“Audi, cara soror, patiens me nostra loquentem
arcana et miserae potius succurre sorori!
excrucior, nostris et se novus ossibus ardor
implicat; ardentes carpit mihi flamma medullas,
nec soleo tales poenas talesve calores
ferre. quis hic nostram tantum premit advena mentem!
qua forma, qua virtute est, quo praeditus ille
eloquio! quibus ortis avis! quis splendor ab eius
ore fluit! non divinus decor ille videtur?
non facies digna illa deo, non coniuge dignus
regina Iunone? Iovine simillimus ille?
at certe ille mihi miros incussit amores,
et volui, fateor namque, his obsistere; sed me
concitat ardentem vis maior et undique cogit.
iam mihi dulce nihil possim sperare sine illo,
non requiem, non ullam ausim sperare salutem!
decrevi – et mentem ne quaere refellere nostram –
actutum, soror, Haemonio succurrere regi.
illum ego monstra – bonus quid enim peccavit Iaso? –
artibus infabricata meis superare docebo.
non adeo crudele mihi ingeniumve protervum est,
ut per me Aesonides viridi exstinguatur in aevo!
ille, ubi me certo sociam stabilique ligarit
conubio, patrias secum traducet in oras.
ipsa equidem durum – sic stat sententia – patrem,
has etiam sedes et regna paterna relinquam;
sed te, oro, huic accinge, soror dilecta, labori:
vade virumque ad me interea, dum nigra silet nox,
duc tempusque aptum furare: ego foedera secum
percutiam firmaque sibi me lege dicabo.”
(Maffeo Vegio, Vellus Aureum 3.126-155)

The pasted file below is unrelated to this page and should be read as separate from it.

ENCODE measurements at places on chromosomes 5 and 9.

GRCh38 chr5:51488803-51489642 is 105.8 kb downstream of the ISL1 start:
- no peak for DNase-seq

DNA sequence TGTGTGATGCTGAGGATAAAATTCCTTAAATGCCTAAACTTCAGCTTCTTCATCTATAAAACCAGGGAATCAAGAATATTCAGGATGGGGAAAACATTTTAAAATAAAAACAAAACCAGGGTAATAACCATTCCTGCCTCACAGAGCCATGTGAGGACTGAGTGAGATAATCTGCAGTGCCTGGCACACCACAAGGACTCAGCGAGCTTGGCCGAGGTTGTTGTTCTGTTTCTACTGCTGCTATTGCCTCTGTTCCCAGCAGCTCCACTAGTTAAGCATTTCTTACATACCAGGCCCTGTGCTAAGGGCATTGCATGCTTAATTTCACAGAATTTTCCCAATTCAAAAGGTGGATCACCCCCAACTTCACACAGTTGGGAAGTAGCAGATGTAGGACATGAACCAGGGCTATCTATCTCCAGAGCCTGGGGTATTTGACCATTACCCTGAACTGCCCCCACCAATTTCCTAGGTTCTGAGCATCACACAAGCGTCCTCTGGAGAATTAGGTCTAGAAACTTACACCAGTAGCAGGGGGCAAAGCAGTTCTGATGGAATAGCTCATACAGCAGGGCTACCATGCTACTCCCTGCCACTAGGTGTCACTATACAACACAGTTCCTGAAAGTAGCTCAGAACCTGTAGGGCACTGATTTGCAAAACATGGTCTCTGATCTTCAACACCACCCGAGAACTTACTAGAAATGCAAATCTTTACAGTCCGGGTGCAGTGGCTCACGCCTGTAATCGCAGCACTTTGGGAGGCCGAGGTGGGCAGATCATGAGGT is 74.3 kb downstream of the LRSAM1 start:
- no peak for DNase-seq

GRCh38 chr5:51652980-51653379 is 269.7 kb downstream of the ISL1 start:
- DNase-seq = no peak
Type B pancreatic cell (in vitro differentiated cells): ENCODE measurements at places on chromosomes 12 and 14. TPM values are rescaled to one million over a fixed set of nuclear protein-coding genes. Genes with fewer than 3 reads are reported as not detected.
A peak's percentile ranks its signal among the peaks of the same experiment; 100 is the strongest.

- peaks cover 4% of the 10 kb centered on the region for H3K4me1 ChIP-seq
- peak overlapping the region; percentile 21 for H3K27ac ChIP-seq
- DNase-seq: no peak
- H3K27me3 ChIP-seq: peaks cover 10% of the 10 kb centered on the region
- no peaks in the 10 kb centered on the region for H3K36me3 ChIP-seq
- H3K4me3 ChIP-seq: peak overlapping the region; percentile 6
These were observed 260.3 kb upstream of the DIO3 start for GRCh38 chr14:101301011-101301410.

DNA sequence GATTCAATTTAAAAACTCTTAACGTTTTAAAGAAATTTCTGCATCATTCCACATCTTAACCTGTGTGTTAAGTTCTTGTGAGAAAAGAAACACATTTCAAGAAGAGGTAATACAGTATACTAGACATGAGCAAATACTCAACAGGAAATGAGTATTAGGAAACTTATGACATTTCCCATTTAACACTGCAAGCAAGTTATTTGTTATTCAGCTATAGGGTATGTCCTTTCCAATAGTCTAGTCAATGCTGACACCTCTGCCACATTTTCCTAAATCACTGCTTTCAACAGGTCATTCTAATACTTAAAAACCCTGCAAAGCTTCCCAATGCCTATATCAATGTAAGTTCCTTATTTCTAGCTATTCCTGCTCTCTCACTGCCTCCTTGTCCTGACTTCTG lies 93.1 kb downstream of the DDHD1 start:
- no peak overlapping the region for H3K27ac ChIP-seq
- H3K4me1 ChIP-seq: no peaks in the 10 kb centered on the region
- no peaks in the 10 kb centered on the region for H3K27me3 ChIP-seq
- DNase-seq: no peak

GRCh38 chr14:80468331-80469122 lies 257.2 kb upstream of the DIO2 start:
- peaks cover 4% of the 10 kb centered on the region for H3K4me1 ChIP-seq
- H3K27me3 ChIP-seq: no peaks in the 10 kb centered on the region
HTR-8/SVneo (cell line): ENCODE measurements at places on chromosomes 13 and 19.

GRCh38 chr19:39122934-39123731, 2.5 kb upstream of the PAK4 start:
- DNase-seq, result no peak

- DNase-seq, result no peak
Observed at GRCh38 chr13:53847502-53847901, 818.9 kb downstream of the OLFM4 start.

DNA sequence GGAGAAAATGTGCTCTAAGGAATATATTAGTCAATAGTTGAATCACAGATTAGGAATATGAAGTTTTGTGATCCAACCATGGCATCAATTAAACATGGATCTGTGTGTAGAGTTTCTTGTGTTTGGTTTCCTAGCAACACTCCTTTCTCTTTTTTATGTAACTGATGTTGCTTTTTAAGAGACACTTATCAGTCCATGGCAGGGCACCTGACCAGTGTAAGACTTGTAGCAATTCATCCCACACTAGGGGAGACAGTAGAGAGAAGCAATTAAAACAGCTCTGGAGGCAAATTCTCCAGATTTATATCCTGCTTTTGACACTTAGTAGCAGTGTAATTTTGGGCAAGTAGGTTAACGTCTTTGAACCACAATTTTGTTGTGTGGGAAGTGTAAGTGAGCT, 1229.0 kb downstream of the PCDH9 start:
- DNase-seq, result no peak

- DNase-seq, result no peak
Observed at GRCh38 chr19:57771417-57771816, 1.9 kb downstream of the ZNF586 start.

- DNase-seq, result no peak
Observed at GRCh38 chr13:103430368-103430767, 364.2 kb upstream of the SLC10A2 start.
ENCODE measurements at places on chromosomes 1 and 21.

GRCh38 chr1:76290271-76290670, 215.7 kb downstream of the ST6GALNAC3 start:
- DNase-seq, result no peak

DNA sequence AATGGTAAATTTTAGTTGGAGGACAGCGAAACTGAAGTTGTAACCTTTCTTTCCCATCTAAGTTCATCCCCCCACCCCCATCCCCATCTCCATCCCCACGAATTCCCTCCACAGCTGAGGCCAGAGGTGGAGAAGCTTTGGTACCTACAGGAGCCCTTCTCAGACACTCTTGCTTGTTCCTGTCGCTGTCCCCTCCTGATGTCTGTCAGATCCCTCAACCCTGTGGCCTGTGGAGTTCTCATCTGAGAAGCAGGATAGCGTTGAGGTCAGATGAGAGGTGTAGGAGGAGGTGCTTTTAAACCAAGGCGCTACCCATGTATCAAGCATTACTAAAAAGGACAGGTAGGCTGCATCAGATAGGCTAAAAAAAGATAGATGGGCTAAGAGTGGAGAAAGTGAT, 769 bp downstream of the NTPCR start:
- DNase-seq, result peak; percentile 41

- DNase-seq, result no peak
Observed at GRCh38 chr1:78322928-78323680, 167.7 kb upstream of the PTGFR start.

“Give ear, devoted sister, and allow me to voice my secret. Lend help, I beg you, to your lovesick sister! I am tortured, and a new flame entwines itself amid my bones. The fire grasps at my burning marrow. I am not accustomed to endure such suffering, such hell-fire. Who is this outsider who has so enslaved my mind! With what presence, what nobility, what eloquence is he endowed! From what ancestry he is sprung! What brilliance pours from his features! Does not his grace appear god-like? Are not his features worthy of a god, is het not worthy of queen Juno as wife? Is het not most like Jupiter? He has inspired in me for sure a love to marvel at, and – I admit it to you – it was my desire to stand firm against it. But a mightier force stirs me afire, and drives me this way and that. Already I am incapable of expecting anything sweet without him nor would I dare to hope for any peace of mind, any salvation. I have made my decision – don’t attempt to reverse my thinking – forthwith, sister mine, to lend help to the Haemonian king. I myself will be his teacher – for of what malfeasance is good Jason guilty? – to overcome the monsters wrought by my arts. My nature is neither so cruel nor so fierce as to be the means of annihilating Jason in the prime of youth! When he has bound me as his partner in the sure, enduring alliance of matrimony, he will carry me with him to his paternal shores. I myself – and my decision remains unshaken – will leave behind our hard-hearted father, along with this dwelling and the kingdom of our forefathers. But, I pray you, beloved sister, gird yourself for this effort. Go now and, in night’s dark silence, grasping in stealth the appropriate moment, lead the man to me. I will enter into compact with him and proclaim myself his in the firmness of law.” (tr. Michael C.J. Putnam)